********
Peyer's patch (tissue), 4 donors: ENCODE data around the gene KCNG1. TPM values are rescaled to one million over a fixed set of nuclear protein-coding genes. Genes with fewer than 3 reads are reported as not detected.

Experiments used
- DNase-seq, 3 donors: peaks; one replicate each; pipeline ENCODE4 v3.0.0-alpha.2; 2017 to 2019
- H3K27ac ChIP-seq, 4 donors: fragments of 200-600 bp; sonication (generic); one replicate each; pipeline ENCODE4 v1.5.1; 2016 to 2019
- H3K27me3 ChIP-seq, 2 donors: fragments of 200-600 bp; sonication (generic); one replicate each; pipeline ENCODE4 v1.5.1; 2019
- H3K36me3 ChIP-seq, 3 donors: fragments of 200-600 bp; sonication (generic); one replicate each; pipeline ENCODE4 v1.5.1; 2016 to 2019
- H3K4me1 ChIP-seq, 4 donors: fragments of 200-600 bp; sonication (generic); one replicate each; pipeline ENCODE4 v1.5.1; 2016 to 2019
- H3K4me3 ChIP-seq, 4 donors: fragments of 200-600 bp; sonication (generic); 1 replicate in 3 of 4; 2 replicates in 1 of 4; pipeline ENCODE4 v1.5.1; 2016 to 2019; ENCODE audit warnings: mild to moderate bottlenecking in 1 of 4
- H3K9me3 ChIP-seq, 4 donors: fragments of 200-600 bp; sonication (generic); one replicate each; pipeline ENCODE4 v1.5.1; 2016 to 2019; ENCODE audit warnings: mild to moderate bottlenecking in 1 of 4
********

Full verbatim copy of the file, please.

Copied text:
Peyer's patch (tissue), 4 donors: ENCODE data around the gene KCNG1. TPM values are rescaled to one million over a fixed set of nuclear protein-coding genes. Genes with fewer than 3 reads are reported as not detected.

Experiments used
- DNase-seq, 3 donors: peaks; one replicate each; pipeline ENCODE4 v3.0.0-alpha.2; 2017 to 2019
- H3K27ac ChIP-seq, 4 donors: fragments of 200-600 bp; sonication (generic); one replicate each; pipeline ENCODE4 v1.5.1; 2016 to 2019
- H3K27me3 ChIP-seq, 2 donors: fragments of 200-600 bp; sonication (generic); one replicate each; pipeline ENCODE4 v1.5.1; 2019
- H3K36me3 ChIP-seq, 3 donors: fragments of 200-600 bp; sonication (generic); one replicate each; pipeline ENCODE4 v1.5.1; 2016 to 2019
- H3K4me1 ChIP-seq, 4 donors: fragments of 200-600 bp; sonication (generic); one replicate each; pipeline ENCODE4 v1.5.1; 2016 to 2019
- H3K4me3 ChIP-seq, 4 donors: fragments of 200-600 bp; sonication (generic); 1 replicate in 3 of 4; 2 replicates in 1 of 4; pipeline ENCODE4 v1.5.1; 2016 to 2019; ENCODE audit warnings: mild to moderate bottlenecking in 1 of 4
- H3K9me3 ChIP-seq, 4 donors: fragments of 200-600 bp; sonication (generic); one replicate each; pipeline ENCODE4 v1.5.1; 2016 to 2019; ENCODE audit warnings: mild to moderate bottlenecking in 1 of 4